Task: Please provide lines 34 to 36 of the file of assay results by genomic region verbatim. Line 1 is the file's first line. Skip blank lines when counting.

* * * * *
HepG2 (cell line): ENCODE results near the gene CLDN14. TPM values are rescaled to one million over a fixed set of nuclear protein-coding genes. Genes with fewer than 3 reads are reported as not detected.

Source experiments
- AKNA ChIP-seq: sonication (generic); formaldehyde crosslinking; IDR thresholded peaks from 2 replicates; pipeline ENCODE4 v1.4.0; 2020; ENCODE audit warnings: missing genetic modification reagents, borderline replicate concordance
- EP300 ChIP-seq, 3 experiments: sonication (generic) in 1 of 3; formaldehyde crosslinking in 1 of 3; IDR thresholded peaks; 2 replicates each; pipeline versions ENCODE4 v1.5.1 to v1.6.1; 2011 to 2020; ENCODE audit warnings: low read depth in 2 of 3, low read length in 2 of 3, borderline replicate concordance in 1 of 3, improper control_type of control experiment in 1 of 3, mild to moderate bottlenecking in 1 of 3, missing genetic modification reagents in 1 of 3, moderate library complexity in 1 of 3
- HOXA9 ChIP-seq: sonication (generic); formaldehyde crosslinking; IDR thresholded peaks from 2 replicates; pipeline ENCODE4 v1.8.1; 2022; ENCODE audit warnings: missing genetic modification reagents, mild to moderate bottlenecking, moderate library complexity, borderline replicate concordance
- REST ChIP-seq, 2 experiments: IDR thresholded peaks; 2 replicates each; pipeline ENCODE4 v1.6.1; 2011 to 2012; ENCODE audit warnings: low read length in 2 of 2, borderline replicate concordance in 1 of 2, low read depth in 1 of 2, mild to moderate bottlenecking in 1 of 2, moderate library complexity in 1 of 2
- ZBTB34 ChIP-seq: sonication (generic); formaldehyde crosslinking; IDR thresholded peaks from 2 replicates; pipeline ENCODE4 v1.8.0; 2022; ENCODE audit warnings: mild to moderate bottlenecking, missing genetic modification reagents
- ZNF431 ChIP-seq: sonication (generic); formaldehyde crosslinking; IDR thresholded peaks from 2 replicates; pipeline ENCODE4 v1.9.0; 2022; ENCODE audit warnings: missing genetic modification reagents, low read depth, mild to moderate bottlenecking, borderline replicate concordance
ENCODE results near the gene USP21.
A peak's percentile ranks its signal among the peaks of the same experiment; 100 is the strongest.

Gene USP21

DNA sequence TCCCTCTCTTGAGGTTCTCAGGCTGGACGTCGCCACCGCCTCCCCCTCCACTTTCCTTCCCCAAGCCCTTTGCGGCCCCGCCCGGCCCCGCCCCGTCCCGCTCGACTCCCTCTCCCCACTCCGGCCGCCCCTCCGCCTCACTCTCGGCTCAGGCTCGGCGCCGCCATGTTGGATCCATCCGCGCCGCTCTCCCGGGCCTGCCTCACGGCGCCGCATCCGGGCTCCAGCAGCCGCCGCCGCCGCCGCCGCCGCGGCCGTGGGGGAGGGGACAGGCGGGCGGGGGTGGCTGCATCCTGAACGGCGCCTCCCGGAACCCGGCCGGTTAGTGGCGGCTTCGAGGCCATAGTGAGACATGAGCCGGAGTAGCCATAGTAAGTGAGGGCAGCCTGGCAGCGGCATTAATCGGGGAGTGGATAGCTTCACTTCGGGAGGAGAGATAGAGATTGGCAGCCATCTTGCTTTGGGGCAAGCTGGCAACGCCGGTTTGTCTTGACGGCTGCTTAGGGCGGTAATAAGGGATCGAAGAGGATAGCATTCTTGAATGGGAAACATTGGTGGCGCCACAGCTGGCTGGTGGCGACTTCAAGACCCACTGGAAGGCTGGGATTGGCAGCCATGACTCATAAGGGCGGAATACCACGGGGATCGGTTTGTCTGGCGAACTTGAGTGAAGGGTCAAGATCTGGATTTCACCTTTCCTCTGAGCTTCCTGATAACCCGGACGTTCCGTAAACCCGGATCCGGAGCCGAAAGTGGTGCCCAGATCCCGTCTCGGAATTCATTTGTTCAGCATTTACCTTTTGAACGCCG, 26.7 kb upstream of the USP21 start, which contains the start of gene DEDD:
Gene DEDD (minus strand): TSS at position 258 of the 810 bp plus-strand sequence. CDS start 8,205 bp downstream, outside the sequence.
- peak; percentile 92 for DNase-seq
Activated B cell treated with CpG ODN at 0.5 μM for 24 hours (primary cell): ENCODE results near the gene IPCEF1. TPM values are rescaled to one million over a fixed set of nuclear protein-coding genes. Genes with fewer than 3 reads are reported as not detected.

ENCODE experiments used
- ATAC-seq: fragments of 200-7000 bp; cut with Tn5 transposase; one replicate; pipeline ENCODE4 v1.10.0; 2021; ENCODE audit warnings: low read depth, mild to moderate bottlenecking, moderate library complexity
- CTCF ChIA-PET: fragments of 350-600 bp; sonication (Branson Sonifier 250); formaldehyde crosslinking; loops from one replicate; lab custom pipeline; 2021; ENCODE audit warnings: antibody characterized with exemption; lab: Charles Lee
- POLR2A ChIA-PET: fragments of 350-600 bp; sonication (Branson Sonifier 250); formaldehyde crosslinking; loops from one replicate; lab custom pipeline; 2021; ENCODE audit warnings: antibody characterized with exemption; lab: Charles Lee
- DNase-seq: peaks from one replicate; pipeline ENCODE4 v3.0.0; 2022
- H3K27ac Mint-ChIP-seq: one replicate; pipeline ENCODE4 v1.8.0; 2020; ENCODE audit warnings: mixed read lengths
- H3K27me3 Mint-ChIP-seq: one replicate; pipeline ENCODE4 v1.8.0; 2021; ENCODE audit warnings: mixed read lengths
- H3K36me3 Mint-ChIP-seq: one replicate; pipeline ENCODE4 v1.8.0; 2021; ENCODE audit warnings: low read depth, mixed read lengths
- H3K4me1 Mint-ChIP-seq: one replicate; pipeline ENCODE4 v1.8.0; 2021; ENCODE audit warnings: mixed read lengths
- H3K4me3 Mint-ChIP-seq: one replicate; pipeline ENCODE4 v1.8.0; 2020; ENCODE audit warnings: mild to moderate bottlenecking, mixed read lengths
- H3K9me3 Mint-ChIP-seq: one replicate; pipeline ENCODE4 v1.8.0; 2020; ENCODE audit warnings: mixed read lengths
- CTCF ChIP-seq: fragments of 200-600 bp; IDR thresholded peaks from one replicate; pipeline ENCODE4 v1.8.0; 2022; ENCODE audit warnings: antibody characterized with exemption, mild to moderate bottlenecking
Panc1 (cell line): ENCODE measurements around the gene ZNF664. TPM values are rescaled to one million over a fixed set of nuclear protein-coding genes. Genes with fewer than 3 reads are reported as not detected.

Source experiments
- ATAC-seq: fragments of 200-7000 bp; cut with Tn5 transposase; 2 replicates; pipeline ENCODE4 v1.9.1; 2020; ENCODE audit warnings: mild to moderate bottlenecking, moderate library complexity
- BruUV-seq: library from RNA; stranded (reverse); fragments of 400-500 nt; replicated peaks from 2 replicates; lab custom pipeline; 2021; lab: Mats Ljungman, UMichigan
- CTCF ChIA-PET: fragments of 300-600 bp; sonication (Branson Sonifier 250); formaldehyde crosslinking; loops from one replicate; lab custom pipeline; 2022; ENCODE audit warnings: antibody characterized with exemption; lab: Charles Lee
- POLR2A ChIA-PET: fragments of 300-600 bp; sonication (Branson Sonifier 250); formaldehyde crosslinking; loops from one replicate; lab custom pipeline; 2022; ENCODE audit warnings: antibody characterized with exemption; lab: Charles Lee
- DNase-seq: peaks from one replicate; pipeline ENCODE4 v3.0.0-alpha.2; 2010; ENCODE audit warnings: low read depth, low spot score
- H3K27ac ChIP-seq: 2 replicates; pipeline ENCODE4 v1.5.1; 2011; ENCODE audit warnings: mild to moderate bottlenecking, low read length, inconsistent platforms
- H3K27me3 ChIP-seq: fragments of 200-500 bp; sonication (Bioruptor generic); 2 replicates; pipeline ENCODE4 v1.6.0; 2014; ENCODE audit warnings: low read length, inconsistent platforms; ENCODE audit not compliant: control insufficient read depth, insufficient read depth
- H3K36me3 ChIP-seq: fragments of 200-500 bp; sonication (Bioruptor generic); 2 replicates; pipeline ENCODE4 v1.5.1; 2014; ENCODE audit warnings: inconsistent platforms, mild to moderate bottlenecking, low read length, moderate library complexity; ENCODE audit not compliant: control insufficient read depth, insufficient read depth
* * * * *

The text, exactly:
- DNase-seq: peaks from one replicate; pipeline ENCODE4 v3.0.0-alpha.2; 2010; ENCODE audit warnings: low read depth, low spot score
- H3K27ac ChIP-seq: 2 replicates; pipeline ENCODE4 v1.5.1; 2011; ENCODE audit warnings: mild to moderate bottlenecking, low read length, inconsistent platforms
- H3K27me3 ChIP-seq: fragments of 200-500 bp; sonication (Bioruptor generic); 2 replicates; pipeline ENCODE4 v1.6.0; 2014; ENCODE audit warnings: low read length, inconsistent platforms; ENCODE audit not compliant: control insufficient read depth, insufficient read depth